Emerging markets saw more interest rate hikes in June as a hawkish pivot from the U.S. Federal Reserve amplified inflationary pressures in a number of developing economies. Policymakers across a group of 37 emerging market central banks delivered a net five interest rate rises in June after a single increase in May.
A raft of major central banks raised rates in June and many flagged an accelerating pace of hikes in the months to come.
Brazil delivered its third consecutive increase of 75 basis points while raising the spectre of larger hikes ahead as it returns to “neutral” rates, dropping plans for a “partial” normalisation of policy. Russia’s central bank raised its key interest rates by 50 basis points to 5.5% and said more was needed to rein in high inflation, eyeing potentially a 100 bps increase in borrowing costs in July.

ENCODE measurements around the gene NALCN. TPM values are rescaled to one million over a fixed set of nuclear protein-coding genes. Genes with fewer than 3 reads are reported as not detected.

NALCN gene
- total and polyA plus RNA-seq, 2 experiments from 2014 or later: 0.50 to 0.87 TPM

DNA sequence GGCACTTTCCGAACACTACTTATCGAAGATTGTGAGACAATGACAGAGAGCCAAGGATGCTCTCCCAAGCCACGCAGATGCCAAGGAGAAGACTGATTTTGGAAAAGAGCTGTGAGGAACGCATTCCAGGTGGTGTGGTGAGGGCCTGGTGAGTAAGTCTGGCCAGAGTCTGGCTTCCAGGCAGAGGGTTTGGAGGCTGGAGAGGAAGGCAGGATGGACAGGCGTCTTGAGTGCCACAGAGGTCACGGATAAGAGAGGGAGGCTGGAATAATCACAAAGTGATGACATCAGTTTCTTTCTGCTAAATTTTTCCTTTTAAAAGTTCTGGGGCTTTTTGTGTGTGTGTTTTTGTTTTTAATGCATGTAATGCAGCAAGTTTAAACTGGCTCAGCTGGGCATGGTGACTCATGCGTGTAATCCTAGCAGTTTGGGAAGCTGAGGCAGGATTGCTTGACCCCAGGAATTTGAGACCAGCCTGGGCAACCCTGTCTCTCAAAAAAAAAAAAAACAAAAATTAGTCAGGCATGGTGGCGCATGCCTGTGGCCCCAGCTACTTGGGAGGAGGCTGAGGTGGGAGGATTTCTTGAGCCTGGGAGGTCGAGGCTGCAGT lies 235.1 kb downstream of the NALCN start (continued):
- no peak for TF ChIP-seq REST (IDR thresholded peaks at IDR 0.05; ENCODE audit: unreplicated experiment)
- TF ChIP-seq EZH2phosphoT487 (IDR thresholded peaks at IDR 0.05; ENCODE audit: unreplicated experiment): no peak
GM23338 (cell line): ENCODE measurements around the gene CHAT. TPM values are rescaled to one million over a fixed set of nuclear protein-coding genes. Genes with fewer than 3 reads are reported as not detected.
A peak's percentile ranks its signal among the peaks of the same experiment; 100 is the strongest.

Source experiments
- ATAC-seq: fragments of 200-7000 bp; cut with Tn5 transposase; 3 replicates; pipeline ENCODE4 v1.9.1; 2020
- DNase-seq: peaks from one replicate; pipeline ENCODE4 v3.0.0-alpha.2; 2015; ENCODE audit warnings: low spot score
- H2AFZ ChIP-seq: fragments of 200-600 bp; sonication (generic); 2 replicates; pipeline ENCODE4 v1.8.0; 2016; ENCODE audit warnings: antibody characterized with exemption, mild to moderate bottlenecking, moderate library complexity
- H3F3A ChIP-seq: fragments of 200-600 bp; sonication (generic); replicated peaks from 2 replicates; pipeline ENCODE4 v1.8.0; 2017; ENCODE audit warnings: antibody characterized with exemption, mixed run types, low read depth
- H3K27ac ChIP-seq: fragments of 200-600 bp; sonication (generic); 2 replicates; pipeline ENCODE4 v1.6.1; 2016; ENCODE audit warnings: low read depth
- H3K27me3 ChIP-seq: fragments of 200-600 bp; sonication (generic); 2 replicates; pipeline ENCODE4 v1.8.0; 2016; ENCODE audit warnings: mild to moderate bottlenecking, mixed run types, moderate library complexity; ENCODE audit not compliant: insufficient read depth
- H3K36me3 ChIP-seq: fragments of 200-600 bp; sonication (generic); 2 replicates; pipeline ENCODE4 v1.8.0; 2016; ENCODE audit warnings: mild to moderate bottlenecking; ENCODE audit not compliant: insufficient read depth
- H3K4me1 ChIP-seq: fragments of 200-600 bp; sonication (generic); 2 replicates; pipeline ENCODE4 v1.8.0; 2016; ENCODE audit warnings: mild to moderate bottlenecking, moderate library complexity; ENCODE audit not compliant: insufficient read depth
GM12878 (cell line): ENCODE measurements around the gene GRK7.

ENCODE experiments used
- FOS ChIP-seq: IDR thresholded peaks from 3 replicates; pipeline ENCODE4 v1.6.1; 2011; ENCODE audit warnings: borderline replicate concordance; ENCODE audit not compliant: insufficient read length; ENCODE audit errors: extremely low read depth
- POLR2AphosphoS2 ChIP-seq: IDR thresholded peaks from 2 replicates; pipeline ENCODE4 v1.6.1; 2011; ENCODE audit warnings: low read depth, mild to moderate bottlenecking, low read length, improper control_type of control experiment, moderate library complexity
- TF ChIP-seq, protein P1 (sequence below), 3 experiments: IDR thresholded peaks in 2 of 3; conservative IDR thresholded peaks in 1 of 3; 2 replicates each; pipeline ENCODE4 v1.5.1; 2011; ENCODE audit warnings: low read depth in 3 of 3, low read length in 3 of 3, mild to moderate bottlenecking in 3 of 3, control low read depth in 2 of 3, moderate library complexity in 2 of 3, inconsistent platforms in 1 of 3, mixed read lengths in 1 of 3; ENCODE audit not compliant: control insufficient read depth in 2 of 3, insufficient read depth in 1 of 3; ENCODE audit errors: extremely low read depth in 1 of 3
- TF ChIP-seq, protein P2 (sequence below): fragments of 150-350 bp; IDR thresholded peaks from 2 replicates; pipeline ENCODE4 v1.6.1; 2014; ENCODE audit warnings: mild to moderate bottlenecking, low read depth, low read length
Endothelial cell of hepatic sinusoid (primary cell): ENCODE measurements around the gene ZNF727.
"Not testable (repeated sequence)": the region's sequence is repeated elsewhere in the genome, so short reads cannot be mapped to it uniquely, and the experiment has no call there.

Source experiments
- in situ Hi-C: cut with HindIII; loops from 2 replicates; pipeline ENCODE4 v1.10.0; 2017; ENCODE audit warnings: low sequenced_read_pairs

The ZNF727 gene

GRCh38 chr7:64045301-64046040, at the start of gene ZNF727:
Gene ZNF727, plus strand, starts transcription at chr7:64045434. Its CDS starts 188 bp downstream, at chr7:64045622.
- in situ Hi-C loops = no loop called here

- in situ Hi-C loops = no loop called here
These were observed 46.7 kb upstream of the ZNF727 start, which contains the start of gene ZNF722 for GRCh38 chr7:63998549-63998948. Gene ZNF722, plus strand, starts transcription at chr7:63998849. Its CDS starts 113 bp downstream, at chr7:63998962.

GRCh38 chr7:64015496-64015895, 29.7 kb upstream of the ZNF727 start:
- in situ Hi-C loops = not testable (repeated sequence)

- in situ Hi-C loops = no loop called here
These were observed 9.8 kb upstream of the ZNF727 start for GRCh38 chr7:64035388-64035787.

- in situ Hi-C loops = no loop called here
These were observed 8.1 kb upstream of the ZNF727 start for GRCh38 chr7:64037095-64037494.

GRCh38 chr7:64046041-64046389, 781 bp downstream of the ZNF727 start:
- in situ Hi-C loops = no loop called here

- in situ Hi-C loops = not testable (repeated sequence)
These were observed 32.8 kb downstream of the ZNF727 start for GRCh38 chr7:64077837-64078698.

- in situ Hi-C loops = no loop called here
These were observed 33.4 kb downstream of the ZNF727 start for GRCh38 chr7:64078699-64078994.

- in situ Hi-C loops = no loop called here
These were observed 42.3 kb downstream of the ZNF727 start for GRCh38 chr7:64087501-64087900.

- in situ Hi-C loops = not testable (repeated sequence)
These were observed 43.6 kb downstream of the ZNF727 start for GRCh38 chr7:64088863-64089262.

Mexico surprised markets, hiking by 25 basis points to 4.25% just days after the Fed turned more hawkish. Policymakers said the move was necessary to avoid adverse effects on inflation expectations and cited price formation in the United States, though the bank’s deputy governor suggested there could be a long pause to wait for its northern neighbour to hike.